Community and social participation

Discrimination directly affects a person’s participation and inclusion in everyday activities. It can also lead to people avoiding everyday activities, such as going to school or work, attending events or seeking medical help. This, in turn, increases the risk that people with disability will experience social isolation, which can affect their overall health and wellbeing.

About 1 in 3 (32% or more than 1 million) people aged 15 and over with disability avoided situations because of their disability in the last year. This includes:

  • visiting family or friends (40%)
  • going to shops and banks (33%)
  • going to restaurants, cafes or bars (30%)
  • using public transport (25%)
  • working (24%)
  • using public parks or recreation venues (19%) (Figure 1).

People with disability are even more likely to avoid situations because of their disability if they have experienced discrimination. Around 4 in 5 (79%) aged 15 and over who have experienced disability discrimination in the last year also avoided situations because of their disability in that time (figures 2 and 3). This is compared with 1 in 4 (27%) who did not experience discrimination. This is particularly so for people with severe or profound disability and varies depending on the situation avoided.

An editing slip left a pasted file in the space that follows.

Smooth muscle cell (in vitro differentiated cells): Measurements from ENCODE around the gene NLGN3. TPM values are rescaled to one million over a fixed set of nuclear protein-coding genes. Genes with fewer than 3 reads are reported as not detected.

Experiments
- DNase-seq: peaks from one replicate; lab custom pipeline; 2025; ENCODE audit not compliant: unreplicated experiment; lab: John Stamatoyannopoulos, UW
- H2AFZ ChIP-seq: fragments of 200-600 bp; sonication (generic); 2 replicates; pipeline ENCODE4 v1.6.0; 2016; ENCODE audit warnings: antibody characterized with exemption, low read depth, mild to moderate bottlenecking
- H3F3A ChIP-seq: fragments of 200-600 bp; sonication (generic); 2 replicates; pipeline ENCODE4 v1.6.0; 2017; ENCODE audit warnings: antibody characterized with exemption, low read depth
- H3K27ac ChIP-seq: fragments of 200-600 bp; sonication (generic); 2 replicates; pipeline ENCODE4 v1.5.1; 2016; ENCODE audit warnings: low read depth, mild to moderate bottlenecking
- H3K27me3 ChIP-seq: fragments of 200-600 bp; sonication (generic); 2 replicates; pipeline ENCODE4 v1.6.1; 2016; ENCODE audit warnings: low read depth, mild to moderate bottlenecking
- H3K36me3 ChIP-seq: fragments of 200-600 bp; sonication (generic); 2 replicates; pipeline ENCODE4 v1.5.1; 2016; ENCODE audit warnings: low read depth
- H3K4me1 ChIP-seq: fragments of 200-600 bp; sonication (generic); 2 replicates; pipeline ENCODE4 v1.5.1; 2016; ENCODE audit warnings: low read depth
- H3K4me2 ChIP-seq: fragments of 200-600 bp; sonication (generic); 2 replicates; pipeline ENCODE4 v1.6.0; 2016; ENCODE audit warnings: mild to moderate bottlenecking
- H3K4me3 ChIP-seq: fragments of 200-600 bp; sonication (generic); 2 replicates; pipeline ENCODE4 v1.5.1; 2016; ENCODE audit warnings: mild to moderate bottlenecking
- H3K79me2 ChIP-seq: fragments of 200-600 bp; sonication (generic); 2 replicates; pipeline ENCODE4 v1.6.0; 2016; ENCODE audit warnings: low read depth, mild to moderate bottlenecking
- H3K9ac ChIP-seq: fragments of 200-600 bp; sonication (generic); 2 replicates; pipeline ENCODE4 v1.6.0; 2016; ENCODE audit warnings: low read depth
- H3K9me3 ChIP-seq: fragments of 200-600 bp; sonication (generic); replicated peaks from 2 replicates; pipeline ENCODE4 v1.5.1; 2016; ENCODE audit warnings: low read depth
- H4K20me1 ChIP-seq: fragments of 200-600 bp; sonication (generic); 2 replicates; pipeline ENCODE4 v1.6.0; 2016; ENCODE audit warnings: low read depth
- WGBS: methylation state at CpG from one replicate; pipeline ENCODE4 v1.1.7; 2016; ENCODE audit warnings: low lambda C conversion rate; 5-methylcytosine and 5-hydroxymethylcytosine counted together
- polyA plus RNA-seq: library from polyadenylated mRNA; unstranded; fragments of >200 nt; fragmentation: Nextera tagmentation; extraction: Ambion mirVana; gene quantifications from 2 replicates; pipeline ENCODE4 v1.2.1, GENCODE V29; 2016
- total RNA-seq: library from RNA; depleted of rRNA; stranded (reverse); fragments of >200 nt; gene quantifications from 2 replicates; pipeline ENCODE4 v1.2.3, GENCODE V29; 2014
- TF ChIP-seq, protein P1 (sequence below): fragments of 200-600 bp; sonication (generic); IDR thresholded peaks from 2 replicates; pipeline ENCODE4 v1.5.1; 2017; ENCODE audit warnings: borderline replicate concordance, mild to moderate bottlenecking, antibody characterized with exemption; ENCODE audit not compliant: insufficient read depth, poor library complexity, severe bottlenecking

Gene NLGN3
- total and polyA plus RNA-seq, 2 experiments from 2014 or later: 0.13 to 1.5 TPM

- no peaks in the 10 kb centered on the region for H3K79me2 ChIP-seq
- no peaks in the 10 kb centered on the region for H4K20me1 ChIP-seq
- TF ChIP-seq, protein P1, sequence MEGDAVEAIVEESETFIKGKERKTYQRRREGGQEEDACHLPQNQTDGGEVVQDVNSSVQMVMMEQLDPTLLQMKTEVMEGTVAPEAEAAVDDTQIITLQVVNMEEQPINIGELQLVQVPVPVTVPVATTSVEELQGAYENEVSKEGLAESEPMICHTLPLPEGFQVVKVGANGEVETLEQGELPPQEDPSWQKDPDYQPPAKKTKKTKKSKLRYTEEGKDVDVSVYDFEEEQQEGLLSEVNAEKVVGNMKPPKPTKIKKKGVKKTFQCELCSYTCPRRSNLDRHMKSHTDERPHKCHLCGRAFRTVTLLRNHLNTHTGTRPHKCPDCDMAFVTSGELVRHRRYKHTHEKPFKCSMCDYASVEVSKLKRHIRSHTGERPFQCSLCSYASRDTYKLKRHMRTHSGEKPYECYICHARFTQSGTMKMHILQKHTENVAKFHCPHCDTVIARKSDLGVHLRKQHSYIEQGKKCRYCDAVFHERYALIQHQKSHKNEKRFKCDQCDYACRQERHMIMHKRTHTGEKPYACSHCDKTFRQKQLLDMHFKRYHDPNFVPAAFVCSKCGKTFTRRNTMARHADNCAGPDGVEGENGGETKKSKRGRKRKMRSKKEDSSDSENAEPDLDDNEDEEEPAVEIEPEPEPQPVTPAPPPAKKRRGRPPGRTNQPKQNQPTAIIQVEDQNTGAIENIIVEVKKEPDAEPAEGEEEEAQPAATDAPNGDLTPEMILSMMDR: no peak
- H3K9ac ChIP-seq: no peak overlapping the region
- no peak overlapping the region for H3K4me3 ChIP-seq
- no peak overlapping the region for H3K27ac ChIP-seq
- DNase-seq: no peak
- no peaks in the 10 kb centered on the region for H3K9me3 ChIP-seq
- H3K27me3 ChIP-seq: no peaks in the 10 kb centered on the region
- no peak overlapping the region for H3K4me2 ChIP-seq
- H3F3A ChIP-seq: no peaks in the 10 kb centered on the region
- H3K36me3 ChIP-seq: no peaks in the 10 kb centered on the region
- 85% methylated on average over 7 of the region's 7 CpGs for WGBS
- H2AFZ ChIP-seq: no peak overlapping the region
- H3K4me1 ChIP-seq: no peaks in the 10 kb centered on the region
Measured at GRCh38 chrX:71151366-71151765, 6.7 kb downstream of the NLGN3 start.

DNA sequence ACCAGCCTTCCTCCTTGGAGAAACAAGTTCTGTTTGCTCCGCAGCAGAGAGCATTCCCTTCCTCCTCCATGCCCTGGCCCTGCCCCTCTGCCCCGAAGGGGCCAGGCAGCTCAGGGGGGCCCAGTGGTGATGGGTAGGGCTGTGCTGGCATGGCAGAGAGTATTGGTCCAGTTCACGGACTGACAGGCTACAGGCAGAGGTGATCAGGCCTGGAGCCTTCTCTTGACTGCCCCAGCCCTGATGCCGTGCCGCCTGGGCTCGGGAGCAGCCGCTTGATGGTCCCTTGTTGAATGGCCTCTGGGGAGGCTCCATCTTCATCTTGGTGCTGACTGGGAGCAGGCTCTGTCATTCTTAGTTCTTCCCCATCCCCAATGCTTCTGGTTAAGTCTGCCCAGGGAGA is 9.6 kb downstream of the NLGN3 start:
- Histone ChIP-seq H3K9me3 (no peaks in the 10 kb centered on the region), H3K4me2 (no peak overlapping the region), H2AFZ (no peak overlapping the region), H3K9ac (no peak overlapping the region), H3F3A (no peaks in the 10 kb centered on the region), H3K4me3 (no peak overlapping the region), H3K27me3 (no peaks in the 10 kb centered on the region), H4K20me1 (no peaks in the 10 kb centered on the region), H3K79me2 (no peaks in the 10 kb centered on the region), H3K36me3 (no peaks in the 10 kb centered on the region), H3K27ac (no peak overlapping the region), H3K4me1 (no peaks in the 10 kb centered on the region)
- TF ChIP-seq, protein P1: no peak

People with psychosocial disability (disability related to mental health conditions) are the most likely disability group to avoid situations because of their disability. An estimated 2 in 3 (65%) people aged 15 and over avoided situations in the last year, compared with 1 in 4 (25%) with other disability (ABS 2016a).

This group is also more likely to experience discrimination because of their disability. An estimated 1 in 5 (22%) people aged 15 and over with psychosocial disability experienced disability discrimination in the last year, compared with 1 in 17 (5.8%) with other disability.

People with psychosocial disability also account for the highest proportion of disability discrimination complaints the AHRC receives. A total of:

  • 26% complaints are by people with psychosocial disability
  • 19% are by people with physical disability
  • 8% are by people with intellectual or learning disability (AHRC 2018).

References

ABS (Australian Bureau of Statistics) 2016a. Disability, ageing and carers, Australia: summary of findings, 2015: Psychosocial disability. ABS cat. no. 4430.0. Canberra: ABS. https://www.abs.gov.au/ausstats/[email protected]/Latestproducts/4430.0Main%20Features902015?opendocument&tabname=Summary&prodno=4430.0&issue=2015&num=&view=

ABS 2016b. Microdata: disability, ageing and carers, Australia, 2015. ABS cat. no. 4430.0.30.002. Canberra: ABS. AIHW analysis of TableBuilder.

AHRC (Australian Human Rights Commission) 2018. Australian Human Rights Commission 2017–18 complaint statistics. Sydney: AHRC. Viewed 17 December 2018. https://www.humanrights.gov.au/sites/default/files/AHRC_Complaints_AR_Stats_Tables_2017-18.pdf

AIHW (Australian Institute of Health and Welfare) 2017. Australia’s welfare 2017. Australia’s welfare series no. 13. AUS 214. Canberra: AIHW. https://www.aihw.gov.au/reports/australias-welfare/australias-welfare-2017/contents/table-of-contents